Three Dimensional Art first emerged publicly as an astonishing phenomenon when highly talented, skilled artists took their skills to the street then merged with and altered the cityscape. Suddenly, incredible, vast images were created within the public arena and a responsive and enthusiastic audience was immediate.
Alas, the downside of such works of art was that no matter how staggeringly complex, startling or magnificent the composition, it was stationary, non portable and could not be taken home to display. The audience came to the art.
Thankfully, the dimensional complexity of the 3D planes can be transposed to canvas by artists who are talented in the genre, such as American artist, Ken Gidge who is also an inventor.
A 3D painting is a visual challenge, an illusion created and carefully controlled by the artist.
The 3D artist has special knowledge, a heightened visual spatial awareness and specific techniques. Ken Gidge keeps secret his actual methodology and even the type of paint he employs.
The linear plane received by the human eye is manipulated by the artist as specific techniques are used. Desired results are achieved by the clever choice of color or hue and its deliberate application to obtain wanted effects in variation. A skilled 3D artist can make a particular color plane dominant or subordinent and even give an illusion of transparency.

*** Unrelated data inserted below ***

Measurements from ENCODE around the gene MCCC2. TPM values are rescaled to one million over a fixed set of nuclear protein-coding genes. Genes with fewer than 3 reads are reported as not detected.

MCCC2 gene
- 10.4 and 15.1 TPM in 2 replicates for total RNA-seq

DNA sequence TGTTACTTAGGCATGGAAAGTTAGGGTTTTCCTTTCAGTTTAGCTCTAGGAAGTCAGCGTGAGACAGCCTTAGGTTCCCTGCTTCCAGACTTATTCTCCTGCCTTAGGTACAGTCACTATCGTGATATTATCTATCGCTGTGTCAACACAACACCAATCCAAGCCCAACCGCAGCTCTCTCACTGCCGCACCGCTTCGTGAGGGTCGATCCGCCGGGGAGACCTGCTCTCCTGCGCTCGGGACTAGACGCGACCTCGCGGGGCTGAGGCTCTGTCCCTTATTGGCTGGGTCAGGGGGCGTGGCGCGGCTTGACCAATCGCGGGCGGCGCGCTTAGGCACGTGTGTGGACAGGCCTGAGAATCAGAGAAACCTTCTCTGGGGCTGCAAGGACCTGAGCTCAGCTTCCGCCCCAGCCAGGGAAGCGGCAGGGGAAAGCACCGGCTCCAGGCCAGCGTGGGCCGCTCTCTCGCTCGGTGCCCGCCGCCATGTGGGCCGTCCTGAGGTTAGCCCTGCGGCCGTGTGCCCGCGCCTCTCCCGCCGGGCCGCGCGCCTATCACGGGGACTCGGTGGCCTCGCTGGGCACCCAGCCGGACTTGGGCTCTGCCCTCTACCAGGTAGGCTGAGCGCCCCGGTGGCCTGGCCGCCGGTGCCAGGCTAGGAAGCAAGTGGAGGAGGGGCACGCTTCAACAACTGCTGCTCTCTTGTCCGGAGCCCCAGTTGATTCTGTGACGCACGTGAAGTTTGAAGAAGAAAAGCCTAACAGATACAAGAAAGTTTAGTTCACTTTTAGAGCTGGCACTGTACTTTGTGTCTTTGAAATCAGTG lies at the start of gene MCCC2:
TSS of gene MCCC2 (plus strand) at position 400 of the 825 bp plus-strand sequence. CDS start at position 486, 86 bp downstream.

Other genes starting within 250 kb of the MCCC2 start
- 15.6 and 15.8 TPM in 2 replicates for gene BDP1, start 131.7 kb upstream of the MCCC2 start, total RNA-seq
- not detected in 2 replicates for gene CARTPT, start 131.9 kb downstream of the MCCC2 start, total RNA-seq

Ken's art moves from bold and confronting canvasses such as 'Mitosis' and 'Emerge' to the hazy and translucent of which, 'Petunias on white' and Begger's Cross are examples. I consider Ken's works to be bright and beautiful in their 2D form. That is how I enjoy the painting I own.
However, visually via 3D glasses a 'Narnia' dimension can be accessed. The images mobilize as projecting or receding planes come alive. This inherent aspect makes these paintings an extraordinary gift and a platform for introducing children to art. In addition, the unique theme and properties lends itself to an entirely enchanting exhibition with everyone wearing 3D glasses.
In interview, Ken hints that there is more to be discovered and that the potential is unlimited.
Michele Boylan, Reviewer